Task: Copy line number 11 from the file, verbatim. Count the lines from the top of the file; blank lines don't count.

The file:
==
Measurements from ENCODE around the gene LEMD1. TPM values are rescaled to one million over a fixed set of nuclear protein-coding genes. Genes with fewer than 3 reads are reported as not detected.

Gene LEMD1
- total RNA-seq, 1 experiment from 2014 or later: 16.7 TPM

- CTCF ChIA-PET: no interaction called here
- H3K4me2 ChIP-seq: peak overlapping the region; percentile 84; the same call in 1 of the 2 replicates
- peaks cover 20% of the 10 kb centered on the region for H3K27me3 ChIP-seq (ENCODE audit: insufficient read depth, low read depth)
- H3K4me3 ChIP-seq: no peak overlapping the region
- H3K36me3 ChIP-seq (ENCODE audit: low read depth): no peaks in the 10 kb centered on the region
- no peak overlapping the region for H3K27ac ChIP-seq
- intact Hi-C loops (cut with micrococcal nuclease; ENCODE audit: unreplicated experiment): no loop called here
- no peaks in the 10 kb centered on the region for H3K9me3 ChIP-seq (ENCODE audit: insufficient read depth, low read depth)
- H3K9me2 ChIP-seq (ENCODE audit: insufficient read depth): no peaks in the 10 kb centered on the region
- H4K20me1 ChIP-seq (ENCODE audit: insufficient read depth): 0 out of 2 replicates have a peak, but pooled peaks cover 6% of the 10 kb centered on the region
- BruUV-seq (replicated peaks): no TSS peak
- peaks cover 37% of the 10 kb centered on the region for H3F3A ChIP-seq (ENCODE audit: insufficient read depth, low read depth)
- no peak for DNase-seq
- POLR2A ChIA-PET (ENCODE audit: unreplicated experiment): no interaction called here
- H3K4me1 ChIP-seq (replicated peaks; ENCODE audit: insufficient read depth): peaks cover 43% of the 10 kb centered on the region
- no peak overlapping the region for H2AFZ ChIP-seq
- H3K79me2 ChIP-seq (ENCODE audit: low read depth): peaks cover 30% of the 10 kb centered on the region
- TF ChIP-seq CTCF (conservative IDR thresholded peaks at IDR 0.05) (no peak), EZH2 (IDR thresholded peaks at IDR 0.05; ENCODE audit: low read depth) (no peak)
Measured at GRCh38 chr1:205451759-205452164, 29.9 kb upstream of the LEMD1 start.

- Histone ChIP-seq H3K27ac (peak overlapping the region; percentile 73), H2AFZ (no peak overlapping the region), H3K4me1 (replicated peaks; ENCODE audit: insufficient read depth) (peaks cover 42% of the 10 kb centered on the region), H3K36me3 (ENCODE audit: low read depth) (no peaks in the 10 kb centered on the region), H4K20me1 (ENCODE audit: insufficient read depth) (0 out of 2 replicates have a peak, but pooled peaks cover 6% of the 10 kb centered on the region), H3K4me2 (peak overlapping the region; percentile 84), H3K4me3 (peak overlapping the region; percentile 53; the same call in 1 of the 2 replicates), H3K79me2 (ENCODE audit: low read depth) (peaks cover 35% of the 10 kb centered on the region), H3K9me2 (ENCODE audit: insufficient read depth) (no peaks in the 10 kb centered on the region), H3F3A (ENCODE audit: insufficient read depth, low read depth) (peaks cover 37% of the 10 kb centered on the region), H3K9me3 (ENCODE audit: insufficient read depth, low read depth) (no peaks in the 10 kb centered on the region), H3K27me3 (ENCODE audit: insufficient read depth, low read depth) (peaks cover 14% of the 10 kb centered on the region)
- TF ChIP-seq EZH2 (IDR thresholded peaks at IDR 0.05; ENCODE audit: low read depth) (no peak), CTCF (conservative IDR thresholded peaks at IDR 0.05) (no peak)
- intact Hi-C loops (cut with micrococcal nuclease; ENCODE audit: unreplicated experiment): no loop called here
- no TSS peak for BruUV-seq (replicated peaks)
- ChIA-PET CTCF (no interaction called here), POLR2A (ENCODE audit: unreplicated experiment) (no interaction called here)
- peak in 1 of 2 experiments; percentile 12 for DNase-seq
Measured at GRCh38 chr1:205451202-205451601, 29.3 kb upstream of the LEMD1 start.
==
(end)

- no peaks in the 10 kb centered on the region for H3K9me3 ChIP-seq (ENCODE audit: insufficient read depth, low read depth)